I'm currently working on a high school chemistry essay about biodegradable plastics. I know that there is an easy way to synthesize Thermoplastic Starch (TPS), a starch-based bioplastic using glycerol and other materials at home (https://www.wikihow.com/Make-Bioplastic). But, I was wondering if there would also be a way to make Polylactic acid (PLA)-based bioplastic using the same process. I know that PLA bioplastic synthesis usually goes through extrusion or melt blending process, but since conducting these processes are not possible at my school due to equipment limitation, I just wonder if doing the same process described for starch-based could produce PLA-bioplastics. I got PLA pellets in hand, so would crushing them into powders and repeating the same process, or maybe mixing it with starch, be a valid procedure?

  • $\begingroup$ Personal Opinion: if it were up to me, I would focus on mixing different ratios of the ingredients listed in your source. I would then text some physical properties of each plastic and try to explain differences using "chemistry knowledge". However, this might be a bit too much for just an essay. So if no experiment is needed, search for a real-life experiment that does this and go into detail about their results. $\endgroup$ Commented Jul 9, 2021 at 0:00

1 Answer 1


I think you are in correct track in preparing Polylactide (PLA)-starch bioplastic, in a short. The question is actually an opinion-based but interesting one. So, even though there is high possibility that I may get down-voted, I'd like to give few of my opinions.

I think you may have to tryout few steps. I agree with the crushing PLA pellets into powder would be advantages because it increases the surface area. I think it is also important to prepare Thermoplastic Starch (TPS) as one of your reagents, rather than having PLA, starch, and glycerol together and heat. I'm telling this because it has been done in literature (peer-review) before with polystyrene (Ref.1):

Conventional plastics has a large impact in increasing the environment’s pollution. That’s why the interest has turned towards novel partially and completely biodegradable polymers. In this work, blends of polystyrene and thermoplastic starch with glycerol and Buriti (Mauritia flexuosa L.) oil as plasticizers were prepared. Samples were analyzed using TG/DTG and DSC techniques. The TG results indicated that the blends with Buriti oil are thermally more stable than those with glycerol. The DSC analysis that Buriti oil provides a higher degree of plasticization of PS, compared to the blends plasticized using glycerol under the studied conditions.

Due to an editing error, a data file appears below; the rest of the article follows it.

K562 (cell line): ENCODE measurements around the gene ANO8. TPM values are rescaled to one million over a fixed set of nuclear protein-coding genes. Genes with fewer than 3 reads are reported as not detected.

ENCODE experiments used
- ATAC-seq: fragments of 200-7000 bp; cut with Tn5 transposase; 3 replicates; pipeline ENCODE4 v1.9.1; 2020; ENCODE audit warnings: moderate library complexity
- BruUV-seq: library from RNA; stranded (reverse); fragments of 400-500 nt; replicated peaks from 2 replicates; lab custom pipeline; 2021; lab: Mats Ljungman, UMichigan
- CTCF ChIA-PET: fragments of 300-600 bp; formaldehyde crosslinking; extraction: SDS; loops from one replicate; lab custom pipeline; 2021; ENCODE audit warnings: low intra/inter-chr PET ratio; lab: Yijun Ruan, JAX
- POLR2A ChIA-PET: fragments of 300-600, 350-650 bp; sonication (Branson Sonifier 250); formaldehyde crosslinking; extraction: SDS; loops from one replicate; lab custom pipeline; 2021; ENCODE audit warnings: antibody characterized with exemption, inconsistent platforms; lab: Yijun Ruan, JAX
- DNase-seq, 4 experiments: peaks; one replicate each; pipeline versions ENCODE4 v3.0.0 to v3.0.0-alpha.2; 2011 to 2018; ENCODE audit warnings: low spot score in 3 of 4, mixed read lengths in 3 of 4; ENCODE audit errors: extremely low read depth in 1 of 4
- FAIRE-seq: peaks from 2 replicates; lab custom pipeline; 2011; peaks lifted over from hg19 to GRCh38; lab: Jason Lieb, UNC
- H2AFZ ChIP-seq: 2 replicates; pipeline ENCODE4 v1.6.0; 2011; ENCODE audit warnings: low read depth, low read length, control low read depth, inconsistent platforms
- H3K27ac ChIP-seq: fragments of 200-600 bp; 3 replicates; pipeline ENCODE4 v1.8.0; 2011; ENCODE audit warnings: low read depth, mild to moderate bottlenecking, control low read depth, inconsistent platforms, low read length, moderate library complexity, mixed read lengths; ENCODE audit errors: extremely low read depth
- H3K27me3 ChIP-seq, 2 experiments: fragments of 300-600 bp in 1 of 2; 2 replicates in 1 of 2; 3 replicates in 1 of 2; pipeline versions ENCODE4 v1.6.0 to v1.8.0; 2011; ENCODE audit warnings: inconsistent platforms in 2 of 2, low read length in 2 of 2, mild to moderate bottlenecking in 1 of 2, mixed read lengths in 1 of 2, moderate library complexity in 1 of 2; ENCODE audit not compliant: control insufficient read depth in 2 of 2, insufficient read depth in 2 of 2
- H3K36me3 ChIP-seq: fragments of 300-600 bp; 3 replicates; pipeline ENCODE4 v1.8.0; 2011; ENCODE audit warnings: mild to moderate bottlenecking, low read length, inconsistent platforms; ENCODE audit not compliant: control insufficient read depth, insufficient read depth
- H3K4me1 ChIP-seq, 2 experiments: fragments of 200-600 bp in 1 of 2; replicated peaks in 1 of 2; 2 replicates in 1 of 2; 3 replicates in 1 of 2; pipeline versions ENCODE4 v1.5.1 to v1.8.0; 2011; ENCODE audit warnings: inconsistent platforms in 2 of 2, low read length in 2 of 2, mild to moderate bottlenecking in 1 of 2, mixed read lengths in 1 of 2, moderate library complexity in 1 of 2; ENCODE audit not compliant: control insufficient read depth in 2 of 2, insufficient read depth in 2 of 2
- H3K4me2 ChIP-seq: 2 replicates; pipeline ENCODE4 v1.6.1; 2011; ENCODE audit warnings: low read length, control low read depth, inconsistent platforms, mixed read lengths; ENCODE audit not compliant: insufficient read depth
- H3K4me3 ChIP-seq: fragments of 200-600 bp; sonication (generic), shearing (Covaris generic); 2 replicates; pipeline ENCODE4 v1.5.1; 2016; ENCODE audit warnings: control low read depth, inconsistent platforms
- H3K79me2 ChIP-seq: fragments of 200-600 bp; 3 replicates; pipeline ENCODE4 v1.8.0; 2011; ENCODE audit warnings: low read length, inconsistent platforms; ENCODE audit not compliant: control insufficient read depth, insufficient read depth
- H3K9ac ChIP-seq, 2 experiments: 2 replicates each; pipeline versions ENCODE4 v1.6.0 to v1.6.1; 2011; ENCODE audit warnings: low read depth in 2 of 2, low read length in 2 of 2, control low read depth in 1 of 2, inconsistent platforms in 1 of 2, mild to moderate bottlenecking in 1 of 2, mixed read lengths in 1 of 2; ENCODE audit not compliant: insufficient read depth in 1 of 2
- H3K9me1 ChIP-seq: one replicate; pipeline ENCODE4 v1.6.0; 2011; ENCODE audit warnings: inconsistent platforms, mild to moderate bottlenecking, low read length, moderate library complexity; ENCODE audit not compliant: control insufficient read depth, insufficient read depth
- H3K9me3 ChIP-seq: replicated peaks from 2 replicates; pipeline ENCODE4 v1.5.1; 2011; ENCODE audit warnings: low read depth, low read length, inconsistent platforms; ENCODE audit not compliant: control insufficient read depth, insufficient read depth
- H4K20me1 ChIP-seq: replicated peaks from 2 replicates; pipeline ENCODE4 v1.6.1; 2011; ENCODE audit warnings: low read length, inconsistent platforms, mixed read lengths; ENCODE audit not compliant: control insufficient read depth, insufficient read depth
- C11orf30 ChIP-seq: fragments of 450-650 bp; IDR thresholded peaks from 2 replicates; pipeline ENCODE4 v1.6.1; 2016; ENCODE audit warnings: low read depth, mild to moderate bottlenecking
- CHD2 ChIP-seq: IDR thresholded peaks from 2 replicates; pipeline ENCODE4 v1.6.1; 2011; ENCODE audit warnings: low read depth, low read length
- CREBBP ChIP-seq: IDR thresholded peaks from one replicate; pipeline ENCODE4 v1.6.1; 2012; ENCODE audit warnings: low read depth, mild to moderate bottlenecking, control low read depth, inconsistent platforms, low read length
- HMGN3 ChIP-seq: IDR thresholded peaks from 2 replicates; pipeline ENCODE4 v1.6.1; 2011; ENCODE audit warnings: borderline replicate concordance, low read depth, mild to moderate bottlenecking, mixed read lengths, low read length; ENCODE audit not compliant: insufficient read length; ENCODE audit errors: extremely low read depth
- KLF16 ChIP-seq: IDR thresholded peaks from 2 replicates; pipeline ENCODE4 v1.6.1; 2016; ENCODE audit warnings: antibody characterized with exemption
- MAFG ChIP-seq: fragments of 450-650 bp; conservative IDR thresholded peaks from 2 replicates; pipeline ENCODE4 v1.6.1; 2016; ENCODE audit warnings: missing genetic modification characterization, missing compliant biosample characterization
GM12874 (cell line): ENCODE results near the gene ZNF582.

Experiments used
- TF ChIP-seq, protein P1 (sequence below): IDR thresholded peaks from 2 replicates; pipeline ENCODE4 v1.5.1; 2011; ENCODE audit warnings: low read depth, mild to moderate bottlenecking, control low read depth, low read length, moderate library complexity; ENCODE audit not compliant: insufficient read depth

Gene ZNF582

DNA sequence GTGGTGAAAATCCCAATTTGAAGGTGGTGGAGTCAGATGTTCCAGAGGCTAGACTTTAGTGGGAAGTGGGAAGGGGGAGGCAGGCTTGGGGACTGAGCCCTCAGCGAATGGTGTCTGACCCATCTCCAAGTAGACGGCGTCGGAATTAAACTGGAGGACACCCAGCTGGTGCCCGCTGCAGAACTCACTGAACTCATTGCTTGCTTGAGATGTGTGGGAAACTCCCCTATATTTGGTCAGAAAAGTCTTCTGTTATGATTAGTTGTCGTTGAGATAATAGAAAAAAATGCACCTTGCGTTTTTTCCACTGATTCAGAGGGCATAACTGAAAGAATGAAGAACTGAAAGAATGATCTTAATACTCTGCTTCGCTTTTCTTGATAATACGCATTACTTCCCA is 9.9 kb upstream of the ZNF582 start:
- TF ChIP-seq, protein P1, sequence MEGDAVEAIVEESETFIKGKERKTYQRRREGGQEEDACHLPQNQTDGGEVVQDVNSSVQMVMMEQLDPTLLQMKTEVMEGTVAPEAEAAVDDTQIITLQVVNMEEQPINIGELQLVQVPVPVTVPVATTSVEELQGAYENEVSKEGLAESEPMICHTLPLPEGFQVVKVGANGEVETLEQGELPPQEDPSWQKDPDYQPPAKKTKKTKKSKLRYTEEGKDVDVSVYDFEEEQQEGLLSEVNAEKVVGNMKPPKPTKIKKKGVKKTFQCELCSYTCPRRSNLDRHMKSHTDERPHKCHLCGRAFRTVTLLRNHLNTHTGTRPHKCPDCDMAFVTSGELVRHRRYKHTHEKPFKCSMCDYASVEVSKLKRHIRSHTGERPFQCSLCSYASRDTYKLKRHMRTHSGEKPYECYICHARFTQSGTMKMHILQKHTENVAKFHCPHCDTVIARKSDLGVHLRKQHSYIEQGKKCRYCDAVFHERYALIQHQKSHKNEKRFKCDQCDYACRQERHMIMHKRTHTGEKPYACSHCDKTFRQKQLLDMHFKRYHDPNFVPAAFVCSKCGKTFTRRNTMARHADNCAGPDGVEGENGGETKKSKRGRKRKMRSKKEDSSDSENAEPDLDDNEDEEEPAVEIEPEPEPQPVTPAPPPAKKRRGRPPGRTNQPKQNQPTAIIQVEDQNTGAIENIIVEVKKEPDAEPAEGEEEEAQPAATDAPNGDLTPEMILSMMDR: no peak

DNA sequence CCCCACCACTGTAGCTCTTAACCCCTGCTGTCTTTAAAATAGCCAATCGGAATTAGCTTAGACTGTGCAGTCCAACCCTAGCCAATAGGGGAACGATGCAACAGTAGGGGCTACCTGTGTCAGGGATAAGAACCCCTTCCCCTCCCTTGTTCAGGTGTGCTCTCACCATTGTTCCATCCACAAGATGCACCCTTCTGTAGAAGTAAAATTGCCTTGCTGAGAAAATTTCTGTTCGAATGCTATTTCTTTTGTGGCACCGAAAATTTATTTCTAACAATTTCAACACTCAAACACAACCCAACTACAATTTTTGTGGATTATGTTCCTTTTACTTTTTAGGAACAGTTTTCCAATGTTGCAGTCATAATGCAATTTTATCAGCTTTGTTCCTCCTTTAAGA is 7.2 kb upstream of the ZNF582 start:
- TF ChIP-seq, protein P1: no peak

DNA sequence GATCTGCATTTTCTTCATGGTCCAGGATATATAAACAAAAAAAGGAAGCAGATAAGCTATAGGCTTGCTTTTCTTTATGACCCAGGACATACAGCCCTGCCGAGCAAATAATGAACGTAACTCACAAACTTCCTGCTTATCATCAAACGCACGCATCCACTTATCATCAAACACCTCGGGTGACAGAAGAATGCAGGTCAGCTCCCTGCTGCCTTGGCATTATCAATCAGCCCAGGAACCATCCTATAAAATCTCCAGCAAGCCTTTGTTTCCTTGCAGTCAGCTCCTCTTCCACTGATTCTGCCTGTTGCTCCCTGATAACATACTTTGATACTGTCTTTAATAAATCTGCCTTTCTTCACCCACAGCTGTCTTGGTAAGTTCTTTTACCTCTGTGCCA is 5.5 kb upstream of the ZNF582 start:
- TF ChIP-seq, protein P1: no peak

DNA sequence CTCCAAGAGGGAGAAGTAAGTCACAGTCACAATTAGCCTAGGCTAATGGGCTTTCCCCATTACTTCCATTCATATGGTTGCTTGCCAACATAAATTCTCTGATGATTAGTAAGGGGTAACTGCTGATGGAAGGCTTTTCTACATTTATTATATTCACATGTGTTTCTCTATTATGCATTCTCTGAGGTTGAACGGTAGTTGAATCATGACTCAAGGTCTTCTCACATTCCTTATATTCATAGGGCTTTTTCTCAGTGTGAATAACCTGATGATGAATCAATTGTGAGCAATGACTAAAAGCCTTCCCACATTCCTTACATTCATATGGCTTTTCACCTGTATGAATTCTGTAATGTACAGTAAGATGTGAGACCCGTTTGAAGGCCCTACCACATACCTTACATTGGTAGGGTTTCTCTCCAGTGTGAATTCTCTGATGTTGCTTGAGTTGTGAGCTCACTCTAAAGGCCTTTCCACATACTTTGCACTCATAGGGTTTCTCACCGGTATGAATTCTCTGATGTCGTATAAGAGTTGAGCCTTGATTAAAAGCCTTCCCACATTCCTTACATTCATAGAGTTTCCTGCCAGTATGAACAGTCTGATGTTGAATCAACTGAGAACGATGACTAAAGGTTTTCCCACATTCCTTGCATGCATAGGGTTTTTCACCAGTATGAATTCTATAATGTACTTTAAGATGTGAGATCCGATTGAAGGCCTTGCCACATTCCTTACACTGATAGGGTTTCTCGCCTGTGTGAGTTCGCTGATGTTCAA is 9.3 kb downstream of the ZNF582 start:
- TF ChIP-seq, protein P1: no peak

According to the proceedure in Ref.1:

Preparation of thermoplastic starch: TPS was obtained by mixing starch powder, water and glycerol or Buriti oil in $50:15:35 \ (mass/vol/vol)$ ratio according to Ramsay et al. (Ref.2) but after some modifications. The constituents were mixed for $\pu{30 min}$ to obtain a paste which was transformed to TPS by heating at $\pu{95 ^\circ C}$ in water bath with continuous stirring for $\pu{30 min}$.
Preparation of the blends: PS and TPS were mixed in different ratios $(0.9:0.1, 0.7:0.3, 0.5:0.5$ and $0.3:0.7,$ $(w/w\%)$ and then stirred $(\pu{3 h}, \ \pu{50 ^\circ C})$ with hot ethyl acetate. The blends were prepared by conventional-casting technique using Teflon$^\mathrm{TM}$ dishes as casting surfaces for at least $\pu{24 h}$ at room temperature and vacuum (between $6.6 \times 10^2$$\pu{13.2 \times 10^2 Pa}$). The obtained material, with $200$ to $\pu{300 \mu m}$ thickness was stored far from light to avoid the decomposition of the oil.

The Thermogravimetric analysis (TG) and DTG analysis were depicted in following image:

TG and DTG Curves

The authors mentioned that to convert starch to thermoplastic starch (TPS) and allow its proper blending with PS, it is necessary to use a plasticizer agent like water, glycerin, sorbitol, etc., at high temperature $(\pu{90–180 ^\circ C})$ and shear (Ref.3).

As you can see from the image we have different blends behaving differently according to the ratio. Thus, it is safe to say that PLA may act similar to PS. However, you may need to try few ratios and blend in different temperatures before you conclude the results in your review. Good Luck!


  1. Daniela Schlemmer, E. R. de Oliveira, and M. J. Araújo Sales, "Polystyrene/thermoplastic starch blends with different plasticizers: Preparation and thermal characterization," Journal of Thermal Analysis and Calorimetry 2007, 87(3), 635–638 (DOI: https://doi.org/10.1007/s10973-006-7776-y).
  2. Bruce A. Ramsay, Vincent Langlade, Pierre J. Carreau, and Julianna A. Ramsay, "Biodegradability and mechanical properties of poly-(beta-hydroxybutyrate-co-beta-hydroxyvalerate)-starch blends," Appl. Environ. Microbiol. 1993, 59(4), 1242-1246 (DOI: https://doi.org/10.1128/aem.59.4.1242-1246.1993).
  3. P. Aggarwal, D. Dollimore, and K. Heon, "Comparative thermal analysis study of two biopolymers, starch and cellulose," Journal of Thermal Analysis 1997, 50, 7-17 (DOI: https://doi.org/10.1007/bf01979545).

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